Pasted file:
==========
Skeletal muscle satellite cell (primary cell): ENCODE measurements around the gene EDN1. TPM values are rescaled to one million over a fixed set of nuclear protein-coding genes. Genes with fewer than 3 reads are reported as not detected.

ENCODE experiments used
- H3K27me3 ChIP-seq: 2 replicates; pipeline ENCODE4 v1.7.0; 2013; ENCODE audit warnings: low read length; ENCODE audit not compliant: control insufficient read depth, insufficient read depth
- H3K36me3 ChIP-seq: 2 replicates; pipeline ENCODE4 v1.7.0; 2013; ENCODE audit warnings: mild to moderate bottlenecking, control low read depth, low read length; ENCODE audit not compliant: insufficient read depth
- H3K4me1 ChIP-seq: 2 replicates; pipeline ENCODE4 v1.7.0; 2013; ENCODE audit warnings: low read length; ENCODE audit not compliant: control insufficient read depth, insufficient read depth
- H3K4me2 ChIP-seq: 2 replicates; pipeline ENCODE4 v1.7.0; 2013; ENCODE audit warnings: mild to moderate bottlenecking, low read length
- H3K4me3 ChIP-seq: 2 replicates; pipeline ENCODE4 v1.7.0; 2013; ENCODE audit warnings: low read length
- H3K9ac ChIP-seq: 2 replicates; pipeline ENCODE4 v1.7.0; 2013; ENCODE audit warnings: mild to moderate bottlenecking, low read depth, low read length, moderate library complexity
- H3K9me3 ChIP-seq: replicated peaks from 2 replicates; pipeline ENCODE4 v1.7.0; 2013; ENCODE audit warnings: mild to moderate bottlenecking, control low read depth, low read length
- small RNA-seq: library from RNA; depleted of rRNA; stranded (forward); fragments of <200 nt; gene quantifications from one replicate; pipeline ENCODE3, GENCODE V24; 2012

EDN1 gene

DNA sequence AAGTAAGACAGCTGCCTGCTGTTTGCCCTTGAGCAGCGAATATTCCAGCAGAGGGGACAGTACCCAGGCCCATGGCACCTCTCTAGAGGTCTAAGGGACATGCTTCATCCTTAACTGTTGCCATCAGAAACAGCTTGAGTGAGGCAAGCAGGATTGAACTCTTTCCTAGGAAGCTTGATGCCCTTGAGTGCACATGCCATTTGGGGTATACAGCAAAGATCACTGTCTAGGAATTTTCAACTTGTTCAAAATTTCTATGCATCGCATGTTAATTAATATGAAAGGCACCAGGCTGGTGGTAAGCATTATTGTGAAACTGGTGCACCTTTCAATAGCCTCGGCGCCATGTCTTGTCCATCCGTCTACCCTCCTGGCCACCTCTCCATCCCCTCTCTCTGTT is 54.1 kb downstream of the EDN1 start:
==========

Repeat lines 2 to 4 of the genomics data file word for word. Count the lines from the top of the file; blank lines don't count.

ENCODE experiments used
- H3K27me3 ChIP-seq: 2 replicates; pipeline ENCODE4 v1.7.0; 2013; ENCODE audit warnings: low read length; ENCODE audit not compliant: control insufficient read depth, insufficient read depth
- H3K36me3 ChIP-seq: 2 replicates; pipeline ENCODE4 v1.7.0; 2013; ENCODE audit warnings: mild to moderate bottlenecking, control low read depth, low read length; ENCODE audit not compliant: insufficient read depth